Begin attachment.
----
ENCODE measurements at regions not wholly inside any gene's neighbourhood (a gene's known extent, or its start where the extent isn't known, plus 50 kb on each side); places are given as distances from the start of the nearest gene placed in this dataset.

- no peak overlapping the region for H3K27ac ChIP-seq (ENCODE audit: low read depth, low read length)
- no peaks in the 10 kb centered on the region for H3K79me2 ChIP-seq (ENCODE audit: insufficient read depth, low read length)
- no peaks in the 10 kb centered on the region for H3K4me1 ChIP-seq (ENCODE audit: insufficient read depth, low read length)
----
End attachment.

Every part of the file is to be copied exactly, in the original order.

ENCODE measurements at regions not wholly inside any gene's neighbourhood (a gene's known extent, or its start where the extent isn't known, plus 50 kb on each side); places are given as distances from the start of the nearest gene placed in this dataset.

- no peak overlapping the region for H3K27ac ChIP-seq (ENCODE audit: low read depth, low read length)
- no peaks in the 10 kb centered on the region for H3K79me2 ChIP-seq (ENCODE audit: insufficient read depth, low read length)
- no peaks in the 10 kb centered on the region for H3K4me1 ChIP-seq (ENCODE audit: insufficient read depth, low read length)